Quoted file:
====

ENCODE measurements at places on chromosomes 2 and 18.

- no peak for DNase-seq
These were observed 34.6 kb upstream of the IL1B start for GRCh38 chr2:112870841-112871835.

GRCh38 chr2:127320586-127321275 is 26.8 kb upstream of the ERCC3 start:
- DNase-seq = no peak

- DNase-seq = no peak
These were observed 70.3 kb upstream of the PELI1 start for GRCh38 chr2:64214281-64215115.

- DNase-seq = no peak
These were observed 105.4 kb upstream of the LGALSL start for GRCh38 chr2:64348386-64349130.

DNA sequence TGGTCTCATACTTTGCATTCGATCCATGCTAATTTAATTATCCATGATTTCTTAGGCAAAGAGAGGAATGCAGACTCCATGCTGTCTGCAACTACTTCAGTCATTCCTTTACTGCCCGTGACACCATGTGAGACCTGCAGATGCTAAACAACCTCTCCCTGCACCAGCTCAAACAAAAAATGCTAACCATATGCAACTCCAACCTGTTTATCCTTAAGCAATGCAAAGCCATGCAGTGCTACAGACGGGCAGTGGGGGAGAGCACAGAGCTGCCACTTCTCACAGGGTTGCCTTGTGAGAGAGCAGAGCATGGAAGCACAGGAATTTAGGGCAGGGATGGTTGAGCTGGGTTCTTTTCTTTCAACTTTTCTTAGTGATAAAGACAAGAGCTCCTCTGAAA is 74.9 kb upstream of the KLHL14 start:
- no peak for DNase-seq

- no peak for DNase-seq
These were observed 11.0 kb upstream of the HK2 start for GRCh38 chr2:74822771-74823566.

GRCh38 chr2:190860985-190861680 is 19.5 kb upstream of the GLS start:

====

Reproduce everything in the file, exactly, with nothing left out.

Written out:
ENCODE measurements at places on chromosomes 2 and 18.

- no peak for DNase-seq
These were observed 34.6 kb upstream of the IL1B start for GRCh38 chr2:112870841-112871835.

GRCh38 chr2:127320586-127321275 is 26.8 kb upstream of the ERCC3 start:
- DNase-seq = no peak

- DNase-seq = no peak
These were observed 70.3 kb upstream of the PELI1 start for GRCh38 chr2:64214281-64215115.

- DNase-seq = no peak
These were observed 105.4 kb upstream of the LGALSL start for GRCh38 chr2:64348386-64349130.

DNA sequence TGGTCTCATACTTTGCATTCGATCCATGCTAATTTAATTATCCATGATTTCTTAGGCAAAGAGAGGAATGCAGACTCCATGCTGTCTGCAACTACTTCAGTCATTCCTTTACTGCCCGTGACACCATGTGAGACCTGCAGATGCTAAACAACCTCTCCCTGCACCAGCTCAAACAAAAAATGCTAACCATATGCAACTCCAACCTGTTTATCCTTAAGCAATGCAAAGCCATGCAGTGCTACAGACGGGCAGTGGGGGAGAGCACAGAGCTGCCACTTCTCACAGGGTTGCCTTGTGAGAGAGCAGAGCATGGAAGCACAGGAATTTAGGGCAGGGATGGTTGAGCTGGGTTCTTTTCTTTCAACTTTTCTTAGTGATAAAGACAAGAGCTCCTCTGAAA is 74.9 kb upstream of the KLHL14 start:
- no peak for DNase-seq

- no peak for DNase-seq
These were observed 11.0 kb upstream of the HK2 start for GRCh38 chr2:74822771-74823566.

GRCh38 chr2:190860985-190861680 is 19.5 kb upstream of the GLS start: